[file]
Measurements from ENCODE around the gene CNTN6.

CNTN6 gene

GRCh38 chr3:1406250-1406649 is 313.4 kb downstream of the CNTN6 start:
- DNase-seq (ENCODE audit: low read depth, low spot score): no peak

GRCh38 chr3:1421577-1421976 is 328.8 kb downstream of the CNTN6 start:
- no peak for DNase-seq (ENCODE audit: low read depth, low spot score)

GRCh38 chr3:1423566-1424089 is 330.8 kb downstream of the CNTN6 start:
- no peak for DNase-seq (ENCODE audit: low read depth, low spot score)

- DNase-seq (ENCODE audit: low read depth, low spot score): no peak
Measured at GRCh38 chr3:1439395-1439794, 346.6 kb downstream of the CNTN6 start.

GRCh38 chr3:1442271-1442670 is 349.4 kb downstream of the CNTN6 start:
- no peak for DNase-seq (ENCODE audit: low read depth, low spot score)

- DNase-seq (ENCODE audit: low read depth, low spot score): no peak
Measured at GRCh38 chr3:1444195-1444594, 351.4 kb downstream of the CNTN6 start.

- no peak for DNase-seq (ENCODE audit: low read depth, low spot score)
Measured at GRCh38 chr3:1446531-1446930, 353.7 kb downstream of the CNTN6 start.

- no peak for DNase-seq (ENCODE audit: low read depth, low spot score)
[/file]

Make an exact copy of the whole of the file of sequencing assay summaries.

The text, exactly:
Measurements from ENCODE around the gene CNTN6.

CNTN6 gene

GRCh38 chr3:1406250-1406649 is 313.4 kb downstream of the CNTN6 start:
- DNase-seq (ENCODE audit: low read depth, low spot score): no peak

GRCh38 chr3:1421577-1421976 is 328.8 kb downstream of the CNTN6 start:
- no peak for DNase-seq (ENCODE audit: low read depth, low spot score)

GRCh38 chr3:1423566-1424089 is 330.8 kb downstream of the CNTN6 start:
- no peak for DNase-seq (ENCODE audit: low read depth, low spot score)

- DNase-seq (ENCODE audit: low read depth, low spot score): no peak
Measured at GRCh38 chr3:1439395-1439794, 346.6 kb downstream of the CNTN6 start.

GRCh38 chr3:1442271-1442670 is 349.4 kb downstream of the CNTN6 start:
- no peak for DNase-seq (ENCODE audit: low read depth, low spot score)

- DNase-seq (ENCODE audit: low read depth, low spot score): no peak
Measured at GRCh38 chr3:1444195-1444594, 351.4 kb downstream of the CNTN6 start.

- no peak for DNase-seq (ENCODE audit: low read depth, low spot score)
Measured at GRCh38 chr3:1446531-1446930, 353.7 kb downstream of the CNTN6 start.

- no peak for DNase-seq (ENCODE audit: low read depth, low spot score)